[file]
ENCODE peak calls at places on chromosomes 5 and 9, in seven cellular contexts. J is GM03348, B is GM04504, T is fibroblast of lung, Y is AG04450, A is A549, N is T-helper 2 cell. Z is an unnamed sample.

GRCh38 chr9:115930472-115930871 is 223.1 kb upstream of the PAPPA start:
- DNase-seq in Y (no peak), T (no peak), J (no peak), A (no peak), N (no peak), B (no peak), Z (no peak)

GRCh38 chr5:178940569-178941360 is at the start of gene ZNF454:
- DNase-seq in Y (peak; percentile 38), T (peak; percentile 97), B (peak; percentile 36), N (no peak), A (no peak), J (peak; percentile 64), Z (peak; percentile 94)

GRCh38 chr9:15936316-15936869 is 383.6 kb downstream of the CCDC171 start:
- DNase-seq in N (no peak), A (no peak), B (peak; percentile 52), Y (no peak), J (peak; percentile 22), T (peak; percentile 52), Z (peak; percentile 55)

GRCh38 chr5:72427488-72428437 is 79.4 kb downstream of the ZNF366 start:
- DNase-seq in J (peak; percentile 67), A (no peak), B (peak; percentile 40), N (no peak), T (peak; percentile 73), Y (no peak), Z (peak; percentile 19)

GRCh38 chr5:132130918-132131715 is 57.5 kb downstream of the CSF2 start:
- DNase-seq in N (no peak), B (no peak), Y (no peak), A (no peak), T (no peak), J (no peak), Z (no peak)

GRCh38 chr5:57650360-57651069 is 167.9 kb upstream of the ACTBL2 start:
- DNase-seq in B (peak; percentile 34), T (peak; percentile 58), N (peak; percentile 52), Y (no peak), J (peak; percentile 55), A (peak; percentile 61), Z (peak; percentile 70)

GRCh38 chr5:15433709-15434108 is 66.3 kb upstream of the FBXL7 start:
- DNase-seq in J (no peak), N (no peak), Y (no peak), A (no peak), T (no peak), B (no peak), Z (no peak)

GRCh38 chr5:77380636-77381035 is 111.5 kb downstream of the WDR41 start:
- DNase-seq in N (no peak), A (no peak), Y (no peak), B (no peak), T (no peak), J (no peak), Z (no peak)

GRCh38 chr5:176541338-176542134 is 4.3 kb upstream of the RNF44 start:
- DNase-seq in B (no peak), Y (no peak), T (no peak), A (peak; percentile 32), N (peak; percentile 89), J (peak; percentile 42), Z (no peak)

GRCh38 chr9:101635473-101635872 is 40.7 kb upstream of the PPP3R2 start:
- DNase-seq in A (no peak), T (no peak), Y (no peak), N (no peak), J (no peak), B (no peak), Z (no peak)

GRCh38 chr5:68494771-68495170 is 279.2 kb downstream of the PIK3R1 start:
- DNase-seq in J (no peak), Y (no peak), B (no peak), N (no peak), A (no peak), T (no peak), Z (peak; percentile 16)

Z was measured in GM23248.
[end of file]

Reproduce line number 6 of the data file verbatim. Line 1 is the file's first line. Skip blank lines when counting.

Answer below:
GRCh38 chr9:15936316-15936869 is 383.6 kb downstream of the CCDC171 start: